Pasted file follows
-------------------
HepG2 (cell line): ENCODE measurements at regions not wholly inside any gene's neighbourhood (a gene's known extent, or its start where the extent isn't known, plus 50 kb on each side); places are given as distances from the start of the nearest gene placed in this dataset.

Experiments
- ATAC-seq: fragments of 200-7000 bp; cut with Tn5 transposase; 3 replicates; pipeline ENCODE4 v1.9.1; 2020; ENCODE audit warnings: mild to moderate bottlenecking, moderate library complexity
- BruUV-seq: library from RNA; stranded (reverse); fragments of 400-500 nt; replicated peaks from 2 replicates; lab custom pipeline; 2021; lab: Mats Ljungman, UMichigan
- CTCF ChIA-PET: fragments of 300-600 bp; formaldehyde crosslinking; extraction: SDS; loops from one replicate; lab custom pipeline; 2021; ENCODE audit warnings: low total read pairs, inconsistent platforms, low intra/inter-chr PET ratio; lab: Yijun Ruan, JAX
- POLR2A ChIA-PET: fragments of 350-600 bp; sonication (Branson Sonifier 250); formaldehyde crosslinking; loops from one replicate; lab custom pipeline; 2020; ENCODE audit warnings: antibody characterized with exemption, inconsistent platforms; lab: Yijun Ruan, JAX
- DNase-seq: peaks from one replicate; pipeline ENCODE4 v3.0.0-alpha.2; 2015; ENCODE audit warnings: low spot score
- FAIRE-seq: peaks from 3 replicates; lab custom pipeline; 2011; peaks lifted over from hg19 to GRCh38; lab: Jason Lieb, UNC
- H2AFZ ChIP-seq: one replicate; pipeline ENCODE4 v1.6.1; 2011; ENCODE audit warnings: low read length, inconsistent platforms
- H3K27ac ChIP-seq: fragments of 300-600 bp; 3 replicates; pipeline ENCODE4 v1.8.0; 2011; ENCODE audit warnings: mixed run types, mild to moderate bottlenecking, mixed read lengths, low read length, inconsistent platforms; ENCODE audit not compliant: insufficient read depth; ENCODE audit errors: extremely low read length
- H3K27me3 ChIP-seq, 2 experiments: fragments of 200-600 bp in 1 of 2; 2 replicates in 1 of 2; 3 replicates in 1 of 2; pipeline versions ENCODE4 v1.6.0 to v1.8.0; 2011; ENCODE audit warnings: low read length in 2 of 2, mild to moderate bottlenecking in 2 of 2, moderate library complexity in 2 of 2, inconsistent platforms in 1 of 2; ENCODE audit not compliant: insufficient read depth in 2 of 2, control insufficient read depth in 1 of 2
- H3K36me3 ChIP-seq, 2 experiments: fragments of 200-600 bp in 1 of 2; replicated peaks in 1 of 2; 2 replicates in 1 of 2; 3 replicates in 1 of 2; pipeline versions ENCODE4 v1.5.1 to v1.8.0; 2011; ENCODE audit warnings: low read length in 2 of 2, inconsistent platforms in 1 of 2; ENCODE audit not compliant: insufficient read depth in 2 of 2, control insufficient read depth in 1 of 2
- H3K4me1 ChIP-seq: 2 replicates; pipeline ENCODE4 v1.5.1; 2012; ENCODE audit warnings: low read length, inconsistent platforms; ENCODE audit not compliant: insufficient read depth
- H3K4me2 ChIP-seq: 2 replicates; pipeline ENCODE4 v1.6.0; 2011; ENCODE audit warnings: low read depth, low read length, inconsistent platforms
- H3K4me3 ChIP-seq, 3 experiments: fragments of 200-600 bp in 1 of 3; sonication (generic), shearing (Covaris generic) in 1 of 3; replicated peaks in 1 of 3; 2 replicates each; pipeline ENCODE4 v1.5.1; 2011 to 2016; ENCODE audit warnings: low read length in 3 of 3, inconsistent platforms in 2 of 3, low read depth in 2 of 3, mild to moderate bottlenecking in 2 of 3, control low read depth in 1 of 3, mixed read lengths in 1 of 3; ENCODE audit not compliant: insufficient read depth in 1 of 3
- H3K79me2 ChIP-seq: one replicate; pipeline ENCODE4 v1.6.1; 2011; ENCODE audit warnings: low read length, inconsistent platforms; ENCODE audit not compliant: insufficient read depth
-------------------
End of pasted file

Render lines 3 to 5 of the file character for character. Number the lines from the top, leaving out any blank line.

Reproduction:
- ATAC-seq: fragments of 200-7000 bp; cut with Tn5 transposase; 3 replicates; pipeline ENCODE4 v1.9.1; 2020; ENCODE audit warnings: mild to moderate bottlenecking, moderate library complexity
- BruUV-seq: library from RNA; stranded (reverse); fragments of 400-500 nt; replicated peaks from 2 replicates; lab custom pipeline; 2021; lab: Mats Ljungman, UMichigan
- CTCF ChIA-PET: fragments of 300-600 bp; formaldehyde crosslinking; extraction: SDS; loops from one replicate; lab custom pipeline; 2021; ENCODE audit warnings: low total read pairs, inconsistent platforms, low intra/inter-chr PET ratio; lab: Yijun Ruan, JAX